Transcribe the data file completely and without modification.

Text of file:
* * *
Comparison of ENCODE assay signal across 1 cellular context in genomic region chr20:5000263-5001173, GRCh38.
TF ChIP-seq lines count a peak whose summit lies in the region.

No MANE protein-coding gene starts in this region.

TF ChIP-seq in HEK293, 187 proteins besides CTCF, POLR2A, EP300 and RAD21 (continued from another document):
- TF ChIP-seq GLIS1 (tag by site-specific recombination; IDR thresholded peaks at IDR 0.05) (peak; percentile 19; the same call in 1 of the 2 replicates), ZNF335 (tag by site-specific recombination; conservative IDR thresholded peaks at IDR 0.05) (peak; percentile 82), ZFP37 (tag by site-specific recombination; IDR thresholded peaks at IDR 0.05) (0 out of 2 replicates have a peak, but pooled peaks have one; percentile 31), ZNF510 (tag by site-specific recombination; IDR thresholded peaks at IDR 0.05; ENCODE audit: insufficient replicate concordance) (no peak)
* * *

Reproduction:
Comparison of ENCODE assay signal across 1 cellular context in genomic region chr20:5000263-5001173, GRCh38.
TF ChIP-seq lines count a peak whose summit lies in the region.

No MANE protein-coding gene starts in this region.

TF ChIP-seq in HEK293, 187 proteins besides CTCF, POLR2A, EP300 and RAD21 (continued from another document):
- TF ChIP-seq GLIS1 (tag by site-specific recombination; IDR thresholded peaks at IDR 0.05) (peak; percentile 19; the same call in 1 of the 2 replicates), ZNF335 (tag by site-specific recombination; conservative IDR thresholded peaks at IDR 0.05) (peak; percentile 82), ZFP37 (tag by site-specific recombination; IDR thresholded peaks at IDR 0.05) (0 out of 2 replicates have a peak, but pooled peaks have one; percentile 31), ZNF510 (tag by site-specific recombination; IDR thresholded peaks at IDR 0.05; ENCODE audit: insufficient replicate concordance) (no peak)